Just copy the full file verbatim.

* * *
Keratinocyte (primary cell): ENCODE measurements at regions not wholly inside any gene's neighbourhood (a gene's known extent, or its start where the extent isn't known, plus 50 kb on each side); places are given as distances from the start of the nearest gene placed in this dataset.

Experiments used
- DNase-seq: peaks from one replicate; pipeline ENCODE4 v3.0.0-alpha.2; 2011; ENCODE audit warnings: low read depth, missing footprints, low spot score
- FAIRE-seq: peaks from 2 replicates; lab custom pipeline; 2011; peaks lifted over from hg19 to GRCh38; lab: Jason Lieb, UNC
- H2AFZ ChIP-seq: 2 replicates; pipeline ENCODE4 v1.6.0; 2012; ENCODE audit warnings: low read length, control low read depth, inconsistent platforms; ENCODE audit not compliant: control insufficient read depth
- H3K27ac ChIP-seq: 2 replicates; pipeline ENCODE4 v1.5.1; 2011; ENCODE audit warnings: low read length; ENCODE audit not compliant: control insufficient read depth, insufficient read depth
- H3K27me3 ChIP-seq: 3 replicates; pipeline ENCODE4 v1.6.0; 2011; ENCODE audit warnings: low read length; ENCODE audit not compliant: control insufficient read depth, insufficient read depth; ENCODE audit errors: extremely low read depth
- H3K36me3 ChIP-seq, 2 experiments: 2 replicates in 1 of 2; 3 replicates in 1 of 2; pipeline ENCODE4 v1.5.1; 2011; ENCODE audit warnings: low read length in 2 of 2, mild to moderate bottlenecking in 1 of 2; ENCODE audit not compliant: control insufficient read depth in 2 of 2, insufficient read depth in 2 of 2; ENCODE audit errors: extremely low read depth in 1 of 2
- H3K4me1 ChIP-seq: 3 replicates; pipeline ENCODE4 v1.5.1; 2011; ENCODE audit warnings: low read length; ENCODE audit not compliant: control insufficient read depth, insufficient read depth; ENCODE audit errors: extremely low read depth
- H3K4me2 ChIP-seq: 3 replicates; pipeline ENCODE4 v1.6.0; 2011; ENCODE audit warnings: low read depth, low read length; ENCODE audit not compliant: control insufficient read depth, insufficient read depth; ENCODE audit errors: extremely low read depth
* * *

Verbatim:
Keratinocyte (primary cell): ENCODE measurements at regions not wholly inside any gene's neighbourhood (a gene's known extent, or its start where the extent isn't known, plus 50 kb on each side); places are given as distances from the start of the nearest gene placed in this dataset.

Experiments used
- DNase-seq: peaks from one replicate; pipeline ENCODE4 v3.0.0-alpha.2; 2011; ENCODE audit warnings: low read depth, missing footprints, low spot score
- FAIRE-seq: peaks from 2 replicates; lab custom pipeline; 2011; peaks lifted over from hg19 to GRCh38; lab: Jason Lieb, UNC
- H2AFZ ChIP-seq: 2 replicates; pipeline ENCODE4 v1.6.0; 2012; ENCODE audit warnings: low read length, control low read depth, inconsistent platforms; ENCODE audit not compliant: control insufficient read depth
- H3K27ac ChIP-seq: 2 replicates; pipeline ENCODE4 v1.5.1; 2011; ENCODE audit warnings: low read length; ENCODE audit not compliant: control insufficient read depth, insufficient read depth
- H3K27me3 ChIP-seq: 3 replicates; pipeline ENCODE4 v1.6.0; 2011; ENCODE audit warnings: low read length; ENCODE audit not compliant: control insufficient read depth, insufficient read depth; ENCODE audit errors: extremely low read depth
- H3K36me3 ChIP-seq, 2 experiments: 2 replicates in 1 of 2; 3 replicates in 1 of 2; pipeline ENCODE4 v1.5.1; 2011; ENCODE audit warnings: low read length in 2 of 2, mild to moderate bottlenecking in 1 of 2; ENCODE audit not compliant: control insufficient read depth in 2 of 2, insufficient read depth in 2 of 2; ENCODE audit errors: extremely low read depth in 1 of 2
- H3K4me1 ChIP-seq: 3 replicates; pipeline ENCODE4 v1.5.1; 2011; ENCODE audit warnings: low read length; ENCODE audit not compliant: control insufficient read depth, insufficient read depth; ENCODE audit errors: extremely low read depth
- H3K4me2 ChIP-seq: 3 replicates; pipeline ENCODE4 v1.6.0; 2011; ENCODE audit warnings: low read depth, low read length; ENCODE audit not compliant: control insufficient read depth, insufficient read depth; ENCODE audit errors: extremely low read depth